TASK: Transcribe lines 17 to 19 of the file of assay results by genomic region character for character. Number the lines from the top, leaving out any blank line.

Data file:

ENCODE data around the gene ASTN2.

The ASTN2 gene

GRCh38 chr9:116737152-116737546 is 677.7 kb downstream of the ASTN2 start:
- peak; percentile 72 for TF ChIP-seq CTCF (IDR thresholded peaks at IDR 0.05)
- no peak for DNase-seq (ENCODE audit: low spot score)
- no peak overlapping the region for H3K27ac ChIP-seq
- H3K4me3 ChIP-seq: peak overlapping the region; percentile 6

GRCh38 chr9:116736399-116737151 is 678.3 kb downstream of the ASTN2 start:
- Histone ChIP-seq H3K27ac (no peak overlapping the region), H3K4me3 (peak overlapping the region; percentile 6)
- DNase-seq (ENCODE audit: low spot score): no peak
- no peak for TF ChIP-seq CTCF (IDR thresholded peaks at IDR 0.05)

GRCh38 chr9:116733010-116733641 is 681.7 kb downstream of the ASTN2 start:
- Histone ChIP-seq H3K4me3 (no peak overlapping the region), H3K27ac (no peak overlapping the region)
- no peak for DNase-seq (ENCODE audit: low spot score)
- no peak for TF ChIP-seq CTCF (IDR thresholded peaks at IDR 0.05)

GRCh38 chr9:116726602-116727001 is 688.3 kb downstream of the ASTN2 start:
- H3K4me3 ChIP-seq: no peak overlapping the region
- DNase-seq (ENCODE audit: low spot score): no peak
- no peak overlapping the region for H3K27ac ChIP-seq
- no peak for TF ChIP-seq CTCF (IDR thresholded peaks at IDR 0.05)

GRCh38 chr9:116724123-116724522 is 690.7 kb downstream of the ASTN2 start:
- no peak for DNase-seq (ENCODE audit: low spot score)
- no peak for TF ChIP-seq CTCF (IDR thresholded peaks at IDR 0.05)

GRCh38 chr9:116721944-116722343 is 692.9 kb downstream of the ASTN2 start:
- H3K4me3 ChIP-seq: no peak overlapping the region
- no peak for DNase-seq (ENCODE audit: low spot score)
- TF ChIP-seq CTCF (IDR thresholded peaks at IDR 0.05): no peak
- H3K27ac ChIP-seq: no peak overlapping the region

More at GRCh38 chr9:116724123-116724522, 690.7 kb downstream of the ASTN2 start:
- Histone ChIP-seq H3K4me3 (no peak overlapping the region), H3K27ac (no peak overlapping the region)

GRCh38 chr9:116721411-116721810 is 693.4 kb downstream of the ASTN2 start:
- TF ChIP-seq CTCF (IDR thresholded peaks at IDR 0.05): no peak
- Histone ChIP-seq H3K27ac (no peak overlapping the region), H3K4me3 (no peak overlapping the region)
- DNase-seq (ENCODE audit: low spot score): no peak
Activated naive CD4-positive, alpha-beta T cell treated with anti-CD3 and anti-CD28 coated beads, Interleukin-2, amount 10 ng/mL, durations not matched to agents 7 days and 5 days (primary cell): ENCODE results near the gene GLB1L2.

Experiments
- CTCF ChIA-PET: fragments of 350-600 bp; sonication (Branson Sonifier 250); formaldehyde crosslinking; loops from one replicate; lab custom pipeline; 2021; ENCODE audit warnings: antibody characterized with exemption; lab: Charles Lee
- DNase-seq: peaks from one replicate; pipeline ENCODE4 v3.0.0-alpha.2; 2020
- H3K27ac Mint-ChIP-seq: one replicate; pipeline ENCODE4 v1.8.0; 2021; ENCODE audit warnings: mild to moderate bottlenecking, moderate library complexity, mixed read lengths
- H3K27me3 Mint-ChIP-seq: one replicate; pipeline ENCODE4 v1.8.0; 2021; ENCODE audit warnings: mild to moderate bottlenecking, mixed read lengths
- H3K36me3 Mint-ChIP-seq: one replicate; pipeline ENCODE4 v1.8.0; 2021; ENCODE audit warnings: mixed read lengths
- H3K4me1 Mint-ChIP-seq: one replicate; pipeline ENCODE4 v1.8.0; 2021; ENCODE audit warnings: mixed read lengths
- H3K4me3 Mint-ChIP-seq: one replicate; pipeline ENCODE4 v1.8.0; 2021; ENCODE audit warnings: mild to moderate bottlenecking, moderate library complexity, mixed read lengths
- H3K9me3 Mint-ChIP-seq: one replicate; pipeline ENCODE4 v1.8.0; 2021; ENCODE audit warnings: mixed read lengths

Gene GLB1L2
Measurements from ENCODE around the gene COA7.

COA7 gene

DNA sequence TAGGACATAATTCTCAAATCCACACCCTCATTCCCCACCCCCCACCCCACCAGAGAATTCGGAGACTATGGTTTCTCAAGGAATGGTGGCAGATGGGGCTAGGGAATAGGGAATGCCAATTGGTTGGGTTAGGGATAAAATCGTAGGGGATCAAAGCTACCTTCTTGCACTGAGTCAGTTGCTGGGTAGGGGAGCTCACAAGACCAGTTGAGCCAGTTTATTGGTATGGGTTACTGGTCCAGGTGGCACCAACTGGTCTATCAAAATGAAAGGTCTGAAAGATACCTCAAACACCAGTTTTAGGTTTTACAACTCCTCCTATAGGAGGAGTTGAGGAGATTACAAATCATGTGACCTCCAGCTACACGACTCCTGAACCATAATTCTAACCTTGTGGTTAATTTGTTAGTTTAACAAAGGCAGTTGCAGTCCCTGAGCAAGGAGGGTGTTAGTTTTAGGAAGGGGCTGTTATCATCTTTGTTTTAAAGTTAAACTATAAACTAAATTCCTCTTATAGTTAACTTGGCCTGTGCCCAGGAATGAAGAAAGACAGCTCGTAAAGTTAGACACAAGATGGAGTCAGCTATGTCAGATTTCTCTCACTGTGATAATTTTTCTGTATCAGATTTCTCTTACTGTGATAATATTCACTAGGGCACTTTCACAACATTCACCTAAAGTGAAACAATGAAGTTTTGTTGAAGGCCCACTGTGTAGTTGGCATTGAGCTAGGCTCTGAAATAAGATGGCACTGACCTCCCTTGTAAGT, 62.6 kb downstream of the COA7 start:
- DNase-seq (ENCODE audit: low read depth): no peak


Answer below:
- H3K4me3 ChIP-seq: no peak overlapping the region
- DNase-seq (ENCODE audit: low spot score): no peak
- no peak overlapping the region for H3K27ac ChIP-seq